Tax

Calls to raise the GST to 18%: OECD has its say on Australia’s economy

Dan Wood /

The goods and services tax could be raised to between 15% and 18% if the government takes on board recommendations released yesterday by the Organisation for Economic Co-operation and Development.

The suggestion comes as Australia faces a $40.4 billion deficit for 2014-15.

The OECD Economic Survey of Australia recommends shifting away from income taxation to indirect taxation, by raising more revenue from the GST.

The report argues there is “room to raise” the GST, as the current 10% rate is significantly lower than similar taxes in other countries. It says, consequently, this means the tax burden falls more on other taxes, including those on labour and business.

The OECD recommends Australia adopt a rate similar to countries such as New Zealand and Israel, which have wider base rates of 15% and 18% respectively.

The report also recommends increasing the use of land taxes, prioritising a reduction in the rate of corporate tax, abolishing stamp duties, and both rate cuts and threshold increases to personal income tax.

Broader suggestions include reform to federal-state financial relations and the monitoring of the proposed welfare higher education reforms.

Peter Strong, executive director of the Council of Small Business of Australia, told SmartCompany COSBOA members are split over a rise in GST, with industries such as pharmacy feeling a rise in GST would further exacerbate their cash flow issues.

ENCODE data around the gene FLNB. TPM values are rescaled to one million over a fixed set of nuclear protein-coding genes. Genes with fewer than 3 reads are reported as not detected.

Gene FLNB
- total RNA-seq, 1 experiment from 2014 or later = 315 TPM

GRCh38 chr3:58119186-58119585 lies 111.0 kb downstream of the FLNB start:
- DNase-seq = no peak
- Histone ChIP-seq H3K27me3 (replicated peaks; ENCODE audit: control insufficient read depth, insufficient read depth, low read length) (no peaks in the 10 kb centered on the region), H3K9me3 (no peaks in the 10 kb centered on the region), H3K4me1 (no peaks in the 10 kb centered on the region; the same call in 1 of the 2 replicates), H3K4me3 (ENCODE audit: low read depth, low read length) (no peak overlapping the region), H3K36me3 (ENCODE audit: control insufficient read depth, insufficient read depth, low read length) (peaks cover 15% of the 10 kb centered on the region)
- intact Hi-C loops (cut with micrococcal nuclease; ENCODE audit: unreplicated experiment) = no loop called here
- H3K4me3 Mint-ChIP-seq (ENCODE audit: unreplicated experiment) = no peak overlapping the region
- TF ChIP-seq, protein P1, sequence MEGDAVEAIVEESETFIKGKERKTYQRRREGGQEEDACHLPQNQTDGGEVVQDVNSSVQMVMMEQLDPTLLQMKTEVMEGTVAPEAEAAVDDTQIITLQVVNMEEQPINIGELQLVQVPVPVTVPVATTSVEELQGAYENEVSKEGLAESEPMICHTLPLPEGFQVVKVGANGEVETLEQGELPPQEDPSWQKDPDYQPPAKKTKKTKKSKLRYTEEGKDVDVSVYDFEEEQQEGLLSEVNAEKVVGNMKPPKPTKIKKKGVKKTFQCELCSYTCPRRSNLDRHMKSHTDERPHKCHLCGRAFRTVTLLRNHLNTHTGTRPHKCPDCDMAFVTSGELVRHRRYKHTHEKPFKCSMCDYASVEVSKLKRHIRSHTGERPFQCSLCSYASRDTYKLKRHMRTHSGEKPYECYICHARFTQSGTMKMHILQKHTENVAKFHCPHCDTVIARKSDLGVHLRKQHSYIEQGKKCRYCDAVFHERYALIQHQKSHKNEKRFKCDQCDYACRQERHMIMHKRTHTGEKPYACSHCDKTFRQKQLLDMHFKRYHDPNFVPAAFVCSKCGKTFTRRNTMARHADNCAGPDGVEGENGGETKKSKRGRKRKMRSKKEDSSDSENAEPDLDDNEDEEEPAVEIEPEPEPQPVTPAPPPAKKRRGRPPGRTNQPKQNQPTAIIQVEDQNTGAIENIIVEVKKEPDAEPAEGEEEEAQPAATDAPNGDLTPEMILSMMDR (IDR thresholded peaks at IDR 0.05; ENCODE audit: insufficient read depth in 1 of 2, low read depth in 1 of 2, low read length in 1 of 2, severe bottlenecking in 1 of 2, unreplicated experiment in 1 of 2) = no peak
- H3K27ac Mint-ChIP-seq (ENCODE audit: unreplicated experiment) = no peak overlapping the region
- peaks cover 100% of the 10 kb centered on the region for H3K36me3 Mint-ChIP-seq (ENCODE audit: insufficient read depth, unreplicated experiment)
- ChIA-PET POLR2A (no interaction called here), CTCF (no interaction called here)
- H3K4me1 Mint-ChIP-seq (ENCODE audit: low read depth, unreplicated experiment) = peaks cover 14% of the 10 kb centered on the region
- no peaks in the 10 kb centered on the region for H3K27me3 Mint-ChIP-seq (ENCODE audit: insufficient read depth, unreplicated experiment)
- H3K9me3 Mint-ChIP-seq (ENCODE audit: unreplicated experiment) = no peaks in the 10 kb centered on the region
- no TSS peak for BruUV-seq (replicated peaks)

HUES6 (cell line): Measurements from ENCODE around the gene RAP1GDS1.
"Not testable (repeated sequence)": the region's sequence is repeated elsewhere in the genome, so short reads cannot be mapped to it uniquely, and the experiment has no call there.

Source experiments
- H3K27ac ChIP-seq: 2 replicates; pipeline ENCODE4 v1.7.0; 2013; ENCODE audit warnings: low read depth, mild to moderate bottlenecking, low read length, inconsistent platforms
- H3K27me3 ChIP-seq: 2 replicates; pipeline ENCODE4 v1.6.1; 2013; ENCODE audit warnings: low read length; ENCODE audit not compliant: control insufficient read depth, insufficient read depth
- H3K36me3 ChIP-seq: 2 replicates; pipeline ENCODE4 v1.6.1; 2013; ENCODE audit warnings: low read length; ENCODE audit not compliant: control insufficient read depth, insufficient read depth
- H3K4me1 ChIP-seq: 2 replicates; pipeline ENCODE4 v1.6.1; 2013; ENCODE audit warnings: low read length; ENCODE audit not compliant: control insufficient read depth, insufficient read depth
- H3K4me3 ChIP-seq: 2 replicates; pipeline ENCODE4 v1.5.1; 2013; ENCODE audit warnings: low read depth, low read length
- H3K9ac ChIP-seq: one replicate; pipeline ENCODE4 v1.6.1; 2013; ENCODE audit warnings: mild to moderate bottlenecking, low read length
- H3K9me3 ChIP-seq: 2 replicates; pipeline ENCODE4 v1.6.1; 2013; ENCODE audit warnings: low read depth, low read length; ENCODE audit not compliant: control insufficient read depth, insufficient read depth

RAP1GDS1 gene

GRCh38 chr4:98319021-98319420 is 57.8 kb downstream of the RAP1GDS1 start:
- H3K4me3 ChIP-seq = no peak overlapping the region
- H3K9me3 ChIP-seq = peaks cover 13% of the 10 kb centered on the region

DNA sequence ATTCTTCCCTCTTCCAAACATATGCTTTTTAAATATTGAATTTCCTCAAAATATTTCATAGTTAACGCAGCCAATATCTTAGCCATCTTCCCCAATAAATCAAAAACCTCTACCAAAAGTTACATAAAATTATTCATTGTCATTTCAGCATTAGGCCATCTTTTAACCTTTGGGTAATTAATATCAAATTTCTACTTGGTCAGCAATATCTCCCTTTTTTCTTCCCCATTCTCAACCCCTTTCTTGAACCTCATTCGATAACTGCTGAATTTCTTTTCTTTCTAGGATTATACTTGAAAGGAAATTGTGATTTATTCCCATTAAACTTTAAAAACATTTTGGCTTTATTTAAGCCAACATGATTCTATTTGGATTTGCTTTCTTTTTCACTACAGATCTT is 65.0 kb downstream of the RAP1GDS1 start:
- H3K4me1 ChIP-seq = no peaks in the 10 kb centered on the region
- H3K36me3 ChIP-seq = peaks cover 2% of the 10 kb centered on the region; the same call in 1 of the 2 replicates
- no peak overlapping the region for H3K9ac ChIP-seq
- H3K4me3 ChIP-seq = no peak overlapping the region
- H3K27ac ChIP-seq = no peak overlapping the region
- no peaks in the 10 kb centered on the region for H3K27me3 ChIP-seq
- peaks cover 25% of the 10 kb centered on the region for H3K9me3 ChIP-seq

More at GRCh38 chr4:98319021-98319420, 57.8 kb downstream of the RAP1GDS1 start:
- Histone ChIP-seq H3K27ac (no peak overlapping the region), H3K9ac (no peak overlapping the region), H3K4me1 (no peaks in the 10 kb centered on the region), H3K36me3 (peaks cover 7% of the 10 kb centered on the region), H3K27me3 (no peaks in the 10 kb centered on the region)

Issues such as an increase in already-high property rents are also a concern to small business owners, says Strong.

“Just because it’s a good idea for New Zealand or for Israel, doesn’t necessarily mean it’s a good idea for us,” Strong says.

John Freebairn, professor of economics at the University of Melbourne, told SmartCompany increasing GST would only work as a part of a much broader tax reform package.

“If it’s sensible, it needs to be something like the package we had when the GST was brought in in 2000,” says Freebairn. “Part of the extra GST revenue would have to fund getting rid of some highly distorted indirect taxes, such as income tax.”

Freebairn says increasing the GST and reducing income tax would lead to tax reductions on capital income, which would make it easier for business big and small to attract international capital. That capital, he says, could be used to help business obtain better technology and machinery, which would then improve productivity.

“Then some of that productivity would go to profits, but most would go to wages. When real wages go up, there is an increased demand for business,” Freebairn says.

But Strong says promises by governments to cut corporate tax rates and reduce the tax burden on business are difficult to trust, given similar promises were made at the time the GST was first introduced.

“It’s nice to say these things, but where’s the guarantee? A lot of things they said they’d remove when they brought in the GST, such as payroll tax, never happened,” says Strong.

Strong says he believes Australia needs a consolidated approach to tackle tax reform that includes submissions from the different voices in the business community and society at large. He says COSBOA is happy to lead or participate in such a review.

“We need to coherent strategy around this. We need to talk about it properly and look at the good, the bad and the ugly and define the real issues,” he says.

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